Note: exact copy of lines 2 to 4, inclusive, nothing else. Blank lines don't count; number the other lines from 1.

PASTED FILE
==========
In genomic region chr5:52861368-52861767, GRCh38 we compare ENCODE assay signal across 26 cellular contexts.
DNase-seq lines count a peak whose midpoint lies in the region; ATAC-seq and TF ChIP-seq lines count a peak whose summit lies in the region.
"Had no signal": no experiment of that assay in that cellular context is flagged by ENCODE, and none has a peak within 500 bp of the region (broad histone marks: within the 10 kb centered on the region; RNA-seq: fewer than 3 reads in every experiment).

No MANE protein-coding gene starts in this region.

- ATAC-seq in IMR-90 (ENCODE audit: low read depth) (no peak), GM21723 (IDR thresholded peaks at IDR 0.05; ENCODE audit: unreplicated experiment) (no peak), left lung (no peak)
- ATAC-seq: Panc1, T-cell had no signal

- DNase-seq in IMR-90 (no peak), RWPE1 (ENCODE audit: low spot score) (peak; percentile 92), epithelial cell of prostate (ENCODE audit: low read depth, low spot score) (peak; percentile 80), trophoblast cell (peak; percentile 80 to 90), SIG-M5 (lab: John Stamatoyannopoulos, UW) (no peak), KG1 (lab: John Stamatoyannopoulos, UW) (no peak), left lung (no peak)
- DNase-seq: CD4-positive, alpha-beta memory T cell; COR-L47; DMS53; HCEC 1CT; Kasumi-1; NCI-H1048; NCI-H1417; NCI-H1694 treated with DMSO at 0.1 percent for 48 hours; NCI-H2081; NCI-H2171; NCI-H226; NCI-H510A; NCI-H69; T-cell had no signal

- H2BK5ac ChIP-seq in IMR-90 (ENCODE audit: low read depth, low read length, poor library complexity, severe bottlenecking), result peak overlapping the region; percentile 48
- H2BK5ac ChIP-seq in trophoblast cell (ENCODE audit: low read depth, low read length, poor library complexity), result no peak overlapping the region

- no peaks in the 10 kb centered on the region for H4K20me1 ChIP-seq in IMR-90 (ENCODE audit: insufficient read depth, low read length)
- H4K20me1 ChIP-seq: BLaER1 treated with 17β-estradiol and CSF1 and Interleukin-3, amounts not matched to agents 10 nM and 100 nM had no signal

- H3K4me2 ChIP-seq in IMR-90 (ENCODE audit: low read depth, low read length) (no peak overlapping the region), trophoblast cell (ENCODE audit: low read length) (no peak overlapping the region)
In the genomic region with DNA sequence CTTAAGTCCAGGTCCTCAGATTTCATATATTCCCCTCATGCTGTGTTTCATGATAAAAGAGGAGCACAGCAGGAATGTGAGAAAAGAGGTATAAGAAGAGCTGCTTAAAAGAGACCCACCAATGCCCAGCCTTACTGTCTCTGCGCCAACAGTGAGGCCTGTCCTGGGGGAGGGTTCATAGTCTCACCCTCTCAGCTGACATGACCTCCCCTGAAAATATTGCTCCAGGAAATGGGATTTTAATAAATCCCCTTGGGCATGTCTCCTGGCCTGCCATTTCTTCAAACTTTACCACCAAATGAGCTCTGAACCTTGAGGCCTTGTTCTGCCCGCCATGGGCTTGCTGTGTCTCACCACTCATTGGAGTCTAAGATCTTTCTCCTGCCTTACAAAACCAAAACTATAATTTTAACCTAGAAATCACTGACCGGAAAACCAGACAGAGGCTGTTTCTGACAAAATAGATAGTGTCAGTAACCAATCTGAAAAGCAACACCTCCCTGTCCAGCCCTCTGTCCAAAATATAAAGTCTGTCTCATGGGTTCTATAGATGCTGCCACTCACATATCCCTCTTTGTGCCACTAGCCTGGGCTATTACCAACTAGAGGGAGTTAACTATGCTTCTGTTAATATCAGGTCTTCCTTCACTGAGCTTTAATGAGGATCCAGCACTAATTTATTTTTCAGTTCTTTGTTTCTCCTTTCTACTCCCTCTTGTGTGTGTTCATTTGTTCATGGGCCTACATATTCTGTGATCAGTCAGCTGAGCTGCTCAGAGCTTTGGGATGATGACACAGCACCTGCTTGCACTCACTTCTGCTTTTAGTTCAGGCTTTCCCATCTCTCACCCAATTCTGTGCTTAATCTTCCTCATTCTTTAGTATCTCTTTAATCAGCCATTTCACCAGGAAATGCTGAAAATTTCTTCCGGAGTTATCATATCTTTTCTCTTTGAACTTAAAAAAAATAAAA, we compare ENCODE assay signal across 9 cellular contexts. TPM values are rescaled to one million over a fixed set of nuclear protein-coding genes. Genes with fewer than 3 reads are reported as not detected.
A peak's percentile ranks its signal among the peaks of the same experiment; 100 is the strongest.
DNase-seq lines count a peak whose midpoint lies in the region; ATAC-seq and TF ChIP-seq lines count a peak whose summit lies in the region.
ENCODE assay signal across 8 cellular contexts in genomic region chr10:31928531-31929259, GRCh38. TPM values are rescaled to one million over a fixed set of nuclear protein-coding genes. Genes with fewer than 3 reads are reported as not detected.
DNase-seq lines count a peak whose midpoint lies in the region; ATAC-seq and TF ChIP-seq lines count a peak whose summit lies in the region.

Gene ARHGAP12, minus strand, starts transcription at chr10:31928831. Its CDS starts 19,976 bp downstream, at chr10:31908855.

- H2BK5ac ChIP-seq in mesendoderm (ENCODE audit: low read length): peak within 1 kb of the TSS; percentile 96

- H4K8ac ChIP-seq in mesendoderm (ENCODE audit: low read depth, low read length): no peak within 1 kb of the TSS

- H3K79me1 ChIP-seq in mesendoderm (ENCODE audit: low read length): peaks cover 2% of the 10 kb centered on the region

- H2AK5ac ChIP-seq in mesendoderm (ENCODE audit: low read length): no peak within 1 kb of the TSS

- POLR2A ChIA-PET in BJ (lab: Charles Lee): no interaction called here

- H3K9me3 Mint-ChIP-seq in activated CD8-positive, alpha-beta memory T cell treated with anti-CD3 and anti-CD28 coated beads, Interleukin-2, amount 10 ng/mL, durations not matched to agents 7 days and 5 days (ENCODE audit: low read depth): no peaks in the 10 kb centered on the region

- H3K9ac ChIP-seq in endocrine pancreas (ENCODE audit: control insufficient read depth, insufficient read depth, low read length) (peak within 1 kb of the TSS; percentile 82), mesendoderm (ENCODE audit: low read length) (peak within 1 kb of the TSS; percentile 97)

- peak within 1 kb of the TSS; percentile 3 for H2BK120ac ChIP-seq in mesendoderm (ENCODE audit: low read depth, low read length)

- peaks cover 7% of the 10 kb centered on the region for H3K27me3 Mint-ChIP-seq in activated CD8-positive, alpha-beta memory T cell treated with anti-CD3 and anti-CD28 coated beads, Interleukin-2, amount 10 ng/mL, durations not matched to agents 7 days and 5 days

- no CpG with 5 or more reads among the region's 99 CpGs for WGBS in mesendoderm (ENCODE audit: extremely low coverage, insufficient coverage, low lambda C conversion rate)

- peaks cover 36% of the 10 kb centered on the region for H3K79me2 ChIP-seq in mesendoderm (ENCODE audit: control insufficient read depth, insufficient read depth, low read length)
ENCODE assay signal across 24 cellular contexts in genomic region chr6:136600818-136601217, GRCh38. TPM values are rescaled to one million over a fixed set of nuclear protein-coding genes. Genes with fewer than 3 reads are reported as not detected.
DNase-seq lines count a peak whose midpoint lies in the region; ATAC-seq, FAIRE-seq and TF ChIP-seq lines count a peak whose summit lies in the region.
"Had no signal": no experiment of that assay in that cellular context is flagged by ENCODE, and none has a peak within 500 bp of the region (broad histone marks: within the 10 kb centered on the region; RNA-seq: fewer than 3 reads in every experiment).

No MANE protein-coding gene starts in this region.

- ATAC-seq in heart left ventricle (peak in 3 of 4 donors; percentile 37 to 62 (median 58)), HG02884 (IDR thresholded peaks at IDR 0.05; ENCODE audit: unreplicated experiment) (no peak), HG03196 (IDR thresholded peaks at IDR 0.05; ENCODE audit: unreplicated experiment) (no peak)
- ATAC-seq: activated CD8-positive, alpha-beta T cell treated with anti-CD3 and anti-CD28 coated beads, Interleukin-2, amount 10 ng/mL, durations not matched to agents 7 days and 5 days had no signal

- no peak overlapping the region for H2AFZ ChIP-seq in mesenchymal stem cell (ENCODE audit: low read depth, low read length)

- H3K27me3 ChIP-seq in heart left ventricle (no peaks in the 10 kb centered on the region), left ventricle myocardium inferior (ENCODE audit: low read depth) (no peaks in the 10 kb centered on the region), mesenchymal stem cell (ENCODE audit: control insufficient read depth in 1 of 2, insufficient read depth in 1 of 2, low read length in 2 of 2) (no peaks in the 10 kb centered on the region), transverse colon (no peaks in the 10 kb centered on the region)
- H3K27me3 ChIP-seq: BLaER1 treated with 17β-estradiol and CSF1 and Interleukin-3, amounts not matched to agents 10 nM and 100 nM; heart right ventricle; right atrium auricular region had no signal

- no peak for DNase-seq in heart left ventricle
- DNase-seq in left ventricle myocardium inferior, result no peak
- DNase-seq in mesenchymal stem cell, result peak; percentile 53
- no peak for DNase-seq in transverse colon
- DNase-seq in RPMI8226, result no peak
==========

DNase-seq lines count a peak whose midpoint lies in the region; ATAC-seq and TF ChIP-seq lines count a peak whose summit lies in the region.
"Had no signal": no experiment of that assay in that cellular context is flagged by ENCODE, and none has a peak within 500 bp of the region (broad histone marks: within the 10 kb centered on the region; RNA-seq: fewer than 3 reads in every experiment).

No MANE protein-coding gene starts in this region.